Differences in postnatal care were found between private and public patients. While postnatal care coverage among private patients was almost universal (96%), about one out of four women from the public sector (28%) reported absence of postnatal visit. This finding was also reported in other study.[23] Since in Brazil there are no fees for the public sector users, nor other direct out-of-pocket payments, the absence of postnatal visits is likely to be related to other types of economic barriers (e.g. transportations costs, or time lost from work), or alternatively by cultural or educational constrains. In rural Tanzania, postnatal services are perceived to be important and are routinely provided. However, unless there is a serious issue related to maternal complications, these services target the child and little attention is paid to the mother.[27] Previous analyses showed that children from the 2004 Pelotas birth cohort attended more than 10 preventive medical consultations in their first year of life,[28] which suggests that opportunities for maternal postnatal visits are being missed and that the comprehensiveness of care needs to be improved in the public health system. Among Palestinian women, the most frequent reason for not obtaining postnatal care was their lack of perceived need (especially if they were feeling well), followed by not having been told by health care providers to obtain postnatal care.[23] Women's knowledge on the importance of postnatal care and perceptions about the quality of health care available are also known factors that influence postnatal care attendance.[29]

Postnatal care provides the opportunity to effectively reduce deaths of mothers and neonates, to support the adoption of healthy behaviours, to begin preconception or family-planning counselling, to increase breastfeeding rates, to improve maternal physical and emotional wellbeing and to decrease morbidities and disabilities of the mothers and their infants.[8] Even though in our study, the content or quality of the postnatal visits was not specifically investigated, women who attended postnatal care were more likely to exclusively breastfeed their infants, to use any kind of contraceptive method and to be non-smokers at three months after birth, showing that postpartum care could make a difference to the lifestyle of women and their infants. However, the possibility of reverse causality cannot not be ignored.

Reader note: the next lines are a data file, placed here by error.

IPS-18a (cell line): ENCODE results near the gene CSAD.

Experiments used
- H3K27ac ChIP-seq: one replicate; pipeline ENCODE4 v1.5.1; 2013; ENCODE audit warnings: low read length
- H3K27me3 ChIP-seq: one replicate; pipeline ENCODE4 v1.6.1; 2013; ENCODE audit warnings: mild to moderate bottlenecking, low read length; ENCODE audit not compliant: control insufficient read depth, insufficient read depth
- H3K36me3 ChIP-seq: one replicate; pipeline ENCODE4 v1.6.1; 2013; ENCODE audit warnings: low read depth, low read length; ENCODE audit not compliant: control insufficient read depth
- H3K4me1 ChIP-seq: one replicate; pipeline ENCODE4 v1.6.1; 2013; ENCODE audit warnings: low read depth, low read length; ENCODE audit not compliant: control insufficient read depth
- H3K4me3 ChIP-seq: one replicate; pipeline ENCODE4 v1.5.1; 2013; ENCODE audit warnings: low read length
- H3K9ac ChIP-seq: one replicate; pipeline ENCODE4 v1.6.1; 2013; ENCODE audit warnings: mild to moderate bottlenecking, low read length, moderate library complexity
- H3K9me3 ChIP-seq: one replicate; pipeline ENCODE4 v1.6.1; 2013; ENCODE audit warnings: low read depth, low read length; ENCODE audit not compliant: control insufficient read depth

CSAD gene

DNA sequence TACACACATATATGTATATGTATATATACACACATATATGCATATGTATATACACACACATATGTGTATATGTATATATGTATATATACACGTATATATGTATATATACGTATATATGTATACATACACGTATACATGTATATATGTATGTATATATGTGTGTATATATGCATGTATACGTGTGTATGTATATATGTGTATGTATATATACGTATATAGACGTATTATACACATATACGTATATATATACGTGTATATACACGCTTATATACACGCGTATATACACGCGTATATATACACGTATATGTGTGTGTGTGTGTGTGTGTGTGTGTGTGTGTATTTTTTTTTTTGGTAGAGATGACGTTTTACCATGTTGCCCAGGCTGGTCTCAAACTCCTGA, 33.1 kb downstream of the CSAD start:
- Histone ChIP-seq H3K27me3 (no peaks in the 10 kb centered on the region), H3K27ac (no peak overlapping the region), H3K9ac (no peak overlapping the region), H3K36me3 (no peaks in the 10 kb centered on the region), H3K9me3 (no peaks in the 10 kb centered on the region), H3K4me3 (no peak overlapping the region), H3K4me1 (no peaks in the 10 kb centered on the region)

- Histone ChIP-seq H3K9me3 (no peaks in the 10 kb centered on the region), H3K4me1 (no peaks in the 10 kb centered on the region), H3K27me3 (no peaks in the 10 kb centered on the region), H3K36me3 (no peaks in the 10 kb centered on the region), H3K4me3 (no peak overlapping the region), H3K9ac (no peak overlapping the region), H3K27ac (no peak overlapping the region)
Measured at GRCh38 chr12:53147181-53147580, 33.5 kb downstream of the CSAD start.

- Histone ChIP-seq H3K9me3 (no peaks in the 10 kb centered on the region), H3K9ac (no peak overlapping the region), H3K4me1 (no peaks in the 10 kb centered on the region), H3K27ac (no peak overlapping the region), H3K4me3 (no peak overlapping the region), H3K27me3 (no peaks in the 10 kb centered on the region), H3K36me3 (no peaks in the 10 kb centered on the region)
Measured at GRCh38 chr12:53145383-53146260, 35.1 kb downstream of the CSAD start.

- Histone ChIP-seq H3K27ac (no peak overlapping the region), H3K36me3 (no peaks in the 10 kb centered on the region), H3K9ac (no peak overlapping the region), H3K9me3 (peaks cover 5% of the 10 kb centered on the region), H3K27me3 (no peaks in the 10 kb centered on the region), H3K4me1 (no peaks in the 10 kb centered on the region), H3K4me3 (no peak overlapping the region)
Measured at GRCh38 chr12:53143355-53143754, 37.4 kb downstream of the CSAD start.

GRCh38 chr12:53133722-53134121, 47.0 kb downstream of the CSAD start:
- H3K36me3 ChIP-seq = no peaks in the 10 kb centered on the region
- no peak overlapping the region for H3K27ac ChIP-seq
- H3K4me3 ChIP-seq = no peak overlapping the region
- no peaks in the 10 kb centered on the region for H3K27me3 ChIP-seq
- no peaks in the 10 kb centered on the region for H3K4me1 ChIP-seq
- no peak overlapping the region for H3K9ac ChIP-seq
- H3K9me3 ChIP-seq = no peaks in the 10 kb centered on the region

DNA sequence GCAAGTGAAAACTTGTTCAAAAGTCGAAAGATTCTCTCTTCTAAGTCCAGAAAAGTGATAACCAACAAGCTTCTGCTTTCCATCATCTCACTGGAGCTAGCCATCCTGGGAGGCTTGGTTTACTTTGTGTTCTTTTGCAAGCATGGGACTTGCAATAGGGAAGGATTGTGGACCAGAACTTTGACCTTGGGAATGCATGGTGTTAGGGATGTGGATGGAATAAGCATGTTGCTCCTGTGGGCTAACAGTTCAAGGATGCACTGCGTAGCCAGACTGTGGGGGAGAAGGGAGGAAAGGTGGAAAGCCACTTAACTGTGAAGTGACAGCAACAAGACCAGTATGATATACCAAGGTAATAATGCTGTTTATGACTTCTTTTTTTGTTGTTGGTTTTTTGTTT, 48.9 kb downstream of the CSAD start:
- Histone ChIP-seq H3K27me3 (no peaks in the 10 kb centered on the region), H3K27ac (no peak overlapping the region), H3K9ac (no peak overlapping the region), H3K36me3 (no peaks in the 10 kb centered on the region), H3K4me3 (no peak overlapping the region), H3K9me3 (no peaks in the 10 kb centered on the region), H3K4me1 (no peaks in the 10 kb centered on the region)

Our study lacks information about the timing of postnatal care and the types of procedures that were carried out. Worldwide there is controversy concerning the timing of postpartum care and its capacity to meet women's health needs after childbirth. Recently, some investigators have questioned the necessity for the examinations traditionally seen as the central component of the consultation.[18] However, there is consensus that certain aspects of postnatal care (such as the timing and location, i.e. at home or in a health care facility) need further research and translation into guidelines and protocols.[2]

Even though the analysis of caesarean sections is not the focus of this paper, it is worth noting that Brazil presents one of the highest rates of caesarean sections in the world. [30] In the city of Pelotas, between 1982 and 2004, rates of caesarean section increased from 28% to 43%, reaching more than 80% in the private sector. [31] Twenty years ago, the World Health Organization recommended that no more than 15% of deliveries should be delivered by caesarean section.[32] Higher levels of caesarean sections do not necessarily indicate better perinatal care and have not proved benefit either for the mothers or for their offspring. Moreover, an increase in the rate of caesarean delivery was associated with an increase in foetal mortality rates and higher numbers of babies admitted to intensive care for seven days or longer even after adjustment for preterm delivery.[33]